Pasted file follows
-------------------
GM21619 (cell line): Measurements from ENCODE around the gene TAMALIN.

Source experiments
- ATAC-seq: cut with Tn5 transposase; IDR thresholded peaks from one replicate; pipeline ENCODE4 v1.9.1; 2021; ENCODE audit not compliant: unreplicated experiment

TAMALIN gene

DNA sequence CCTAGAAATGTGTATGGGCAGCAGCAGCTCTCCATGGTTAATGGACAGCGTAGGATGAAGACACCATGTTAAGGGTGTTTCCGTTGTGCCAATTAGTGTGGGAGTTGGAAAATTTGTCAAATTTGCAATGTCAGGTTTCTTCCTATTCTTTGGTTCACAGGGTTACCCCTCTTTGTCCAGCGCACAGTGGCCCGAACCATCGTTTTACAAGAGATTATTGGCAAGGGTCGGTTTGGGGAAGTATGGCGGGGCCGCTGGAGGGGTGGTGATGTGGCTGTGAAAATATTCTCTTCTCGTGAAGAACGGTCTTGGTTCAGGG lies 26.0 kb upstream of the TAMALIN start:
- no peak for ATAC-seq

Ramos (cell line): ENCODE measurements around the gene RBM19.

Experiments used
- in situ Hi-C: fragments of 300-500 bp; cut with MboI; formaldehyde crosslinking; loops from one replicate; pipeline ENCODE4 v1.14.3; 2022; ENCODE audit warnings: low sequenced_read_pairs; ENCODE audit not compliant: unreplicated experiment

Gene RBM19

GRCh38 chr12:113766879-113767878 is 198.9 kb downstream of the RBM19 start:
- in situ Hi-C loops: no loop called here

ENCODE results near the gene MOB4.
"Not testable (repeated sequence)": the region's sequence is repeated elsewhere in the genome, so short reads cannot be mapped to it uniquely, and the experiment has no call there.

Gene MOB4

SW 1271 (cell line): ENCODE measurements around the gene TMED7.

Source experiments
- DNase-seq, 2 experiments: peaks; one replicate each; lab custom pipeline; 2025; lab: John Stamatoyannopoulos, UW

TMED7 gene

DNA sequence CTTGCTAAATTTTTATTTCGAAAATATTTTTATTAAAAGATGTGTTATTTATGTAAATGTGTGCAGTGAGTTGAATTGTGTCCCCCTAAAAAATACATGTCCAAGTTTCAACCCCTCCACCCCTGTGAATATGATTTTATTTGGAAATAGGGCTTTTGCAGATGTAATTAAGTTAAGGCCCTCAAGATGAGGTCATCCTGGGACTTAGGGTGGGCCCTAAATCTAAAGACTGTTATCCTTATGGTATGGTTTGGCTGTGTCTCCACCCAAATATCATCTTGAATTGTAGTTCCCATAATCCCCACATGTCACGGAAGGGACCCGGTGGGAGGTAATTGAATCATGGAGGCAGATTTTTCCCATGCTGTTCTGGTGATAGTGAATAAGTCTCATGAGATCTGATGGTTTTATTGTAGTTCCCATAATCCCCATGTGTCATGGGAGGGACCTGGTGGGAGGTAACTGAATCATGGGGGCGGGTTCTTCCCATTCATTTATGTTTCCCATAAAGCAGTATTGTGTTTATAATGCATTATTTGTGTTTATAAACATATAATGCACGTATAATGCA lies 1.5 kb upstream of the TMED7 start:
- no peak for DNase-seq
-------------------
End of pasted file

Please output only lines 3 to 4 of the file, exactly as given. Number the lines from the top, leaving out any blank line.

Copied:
- ATAC-seq: cut with Tn5 transposase; IDR thresholded peaks from one replicate; pipeline ENCODE4 v1.9.1; 2021; ENCODE audit not compliant: unreplicated experiment

TAMALIN gene